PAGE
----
So we crank our ACs out here in Vegas -- all day and all night. As a result, our electric bills tend to be sky high during the summer. Is it the same where you live?

If you’re looking for ideas on how to reduce your cooling bill in the summer, try some of these tips (along with like, EVERYTHING ELSE in this article).

22. Wear Cool Clothing at Home

This one is pretty obvious to frugality veterans, but some folks still seem to have not received the memo.

So here it is: if you want to save a few extra bucks during the summer, wear shorts and a T-shirt or tank top around the house.

Don’t wear long pants, a hoodie, socks and shoes (I’m looking at you, Mr. Teenage Dream).

Wearing light, loose clothing at home in the summer will allow you to dial back your AC thermostat by a few degrees. That can probably save you a dollar a day on your power costs.

I spend a lot of time at home during the day, so this tip is a lifesaver. My bill would easily be $20-$30 higher if I was wearing pants and long sleeves all day long.

23. Raise the Thermostat by Just 1-2 Degrees

So this is obviously related to the first tip above, but it isn’t exactly the same thing. Along with wearing cooler clothing day and night, you can also just try turning the thermostat up by one additional degree. That’s not much of a difference, but once your body acclimates to that temperature, you won’t feel it. But it can still shave a few bucks off your utility bill.

You can also turn on a fan or two and have it blow on you. Yes, fans will use up electricity too. But they use a lot less than your giant AC unit. So by using fans, you can still feel cooler even with the air conditioner turned up a degree or two. After a few days, your body gets used to it, and you don’t even feel any difference.

24. Close Blinds, Drapes and Curtains During the Day

Another easy tip here is to block out that hot sunshine in the morning and evening—or even in the middle of the day.

When you’re lounging around at home, then sure, you might want to keep them open just to let in some daylight so you won’t need to turn on a lamp. But if you can get by with a little less light, or if you are away at work all day, then by all means definitely close those windows off to keep the hot sun out.

25. Replace Your HVAC Filters

Some people hold off on replacing their HVAC air filters because they don't want to spend the money.

This might be true during the fall and spring months, when you don’t run the air conditioner and heater that much anyway. But during the summer, your AC is going to be running around the clock, so it’s really important that you change out your filter every 90 days or according to the manufacturers specs.

When your air filter gets clogged up with dust over time or through heavy use, it restricts the air flow to the main unit. This causes your air conditioner to work harder to suck air through that filter and push that air throughout your home.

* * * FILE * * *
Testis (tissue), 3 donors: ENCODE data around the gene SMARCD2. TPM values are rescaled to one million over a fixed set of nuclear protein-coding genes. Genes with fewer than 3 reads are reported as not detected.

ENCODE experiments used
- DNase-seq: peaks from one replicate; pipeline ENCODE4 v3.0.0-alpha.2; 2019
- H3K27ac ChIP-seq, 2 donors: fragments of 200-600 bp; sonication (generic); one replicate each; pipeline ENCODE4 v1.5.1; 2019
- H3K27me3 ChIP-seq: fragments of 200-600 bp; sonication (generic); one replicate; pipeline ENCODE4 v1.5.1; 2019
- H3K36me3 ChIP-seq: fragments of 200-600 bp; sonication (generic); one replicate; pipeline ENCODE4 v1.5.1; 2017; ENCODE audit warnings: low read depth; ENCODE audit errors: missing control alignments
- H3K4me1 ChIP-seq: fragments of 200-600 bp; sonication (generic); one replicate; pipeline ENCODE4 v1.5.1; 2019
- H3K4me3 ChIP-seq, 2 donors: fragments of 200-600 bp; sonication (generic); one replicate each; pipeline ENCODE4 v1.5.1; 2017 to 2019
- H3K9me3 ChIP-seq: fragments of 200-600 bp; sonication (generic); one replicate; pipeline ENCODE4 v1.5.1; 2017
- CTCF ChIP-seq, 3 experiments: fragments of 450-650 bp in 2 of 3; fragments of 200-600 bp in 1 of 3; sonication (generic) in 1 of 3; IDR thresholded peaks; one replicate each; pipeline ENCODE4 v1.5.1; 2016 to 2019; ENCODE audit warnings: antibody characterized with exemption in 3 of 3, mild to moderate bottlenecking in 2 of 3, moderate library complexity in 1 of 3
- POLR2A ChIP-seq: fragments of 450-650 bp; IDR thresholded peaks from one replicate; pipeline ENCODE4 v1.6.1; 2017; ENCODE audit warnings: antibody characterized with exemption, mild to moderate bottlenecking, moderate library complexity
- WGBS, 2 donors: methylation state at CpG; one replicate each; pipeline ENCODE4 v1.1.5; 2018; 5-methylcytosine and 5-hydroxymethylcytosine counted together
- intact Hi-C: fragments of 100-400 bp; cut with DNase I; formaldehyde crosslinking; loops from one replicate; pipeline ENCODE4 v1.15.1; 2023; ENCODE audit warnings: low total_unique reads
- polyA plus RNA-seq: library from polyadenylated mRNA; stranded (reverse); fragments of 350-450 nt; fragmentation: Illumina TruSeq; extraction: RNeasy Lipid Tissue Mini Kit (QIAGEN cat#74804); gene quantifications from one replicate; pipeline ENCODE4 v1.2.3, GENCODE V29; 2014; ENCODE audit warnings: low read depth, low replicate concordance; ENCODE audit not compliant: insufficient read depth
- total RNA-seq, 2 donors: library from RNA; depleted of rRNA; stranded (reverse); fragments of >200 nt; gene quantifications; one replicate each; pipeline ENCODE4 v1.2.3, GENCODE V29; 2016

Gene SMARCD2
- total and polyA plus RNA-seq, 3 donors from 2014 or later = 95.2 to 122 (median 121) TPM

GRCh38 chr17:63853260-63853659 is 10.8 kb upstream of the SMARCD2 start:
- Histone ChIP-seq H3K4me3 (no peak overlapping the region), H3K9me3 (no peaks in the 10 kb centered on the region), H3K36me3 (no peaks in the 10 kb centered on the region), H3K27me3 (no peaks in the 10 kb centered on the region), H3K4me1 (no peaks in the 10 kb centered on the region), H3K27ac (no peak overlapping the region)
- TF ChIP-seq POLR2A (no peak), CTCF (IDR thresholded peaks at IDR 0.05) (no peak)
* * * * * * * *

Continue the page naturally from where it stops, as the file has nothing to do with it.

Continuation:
More strain on your AC motor means more electricity being used. And it also means more wear and tear on the motor and more frequent breakdowns.

Having your AC break down in the middle of summer sucks, and it isn’t cheap to fix, and it certainly isn't saving you any money. So change out those filters as scheduled to reduce strain on your air conditioning unit.

How to Save Money on Electricity in the Winter

Many of the tips so far have concentrated on reducing your cooling costs during the summer. But you’ll also want to reduce your heating costs in the winter time too. Here are a few simple tips for that.

26. Wear Warm Clothing at Home

This is the most basic tip for staying warm at home in the winter, but a lot of people overlook it for some reason. You can save a lot of money in the winter just by bundling up a little while hanging out around the house.

Throw on a hoodie or at least a long-sleeve shirt, socks and sweat pants at home so you can leave the heater off for a good chunk of the day.

To reduce laundry costs, just wear an undershirt. That way you can just wash the undershirts but reuse the outer layers several days in a row.

Also: blankets, people! BLANKETS!

27. Lower the Thermostat by 1-2 Degrees or More

Wearing warmer clothing might be all that you need, but in some areas it will take more than that during the snowy winters.

But even if you need to run the heater all day and all night long, you can still shave a few dollars a day off your bill by turning the heater down by a degree or two. Every little bit counts.

28. Open Blinds, Drapes, and Curtains During Daylight Hours

When the sun is shining bright and warm, take advantage of all that free light and warmth by opening up your blinds, drapes and curtains while it's available. There’s nothing like warming up in the cozy sunlight on a chilly winter morning as you enjoy that first hot cup of coffee or tea!

And I don’t know if you have a cat or a dog, but our cat loves to bask in the little patch of sunlight that beams into our living room in the morning. It’s such a small area of sunlight, but she seeks it out and tends to get up and move a few feet over every few minutes as that band of sunlight gradually moves across the room.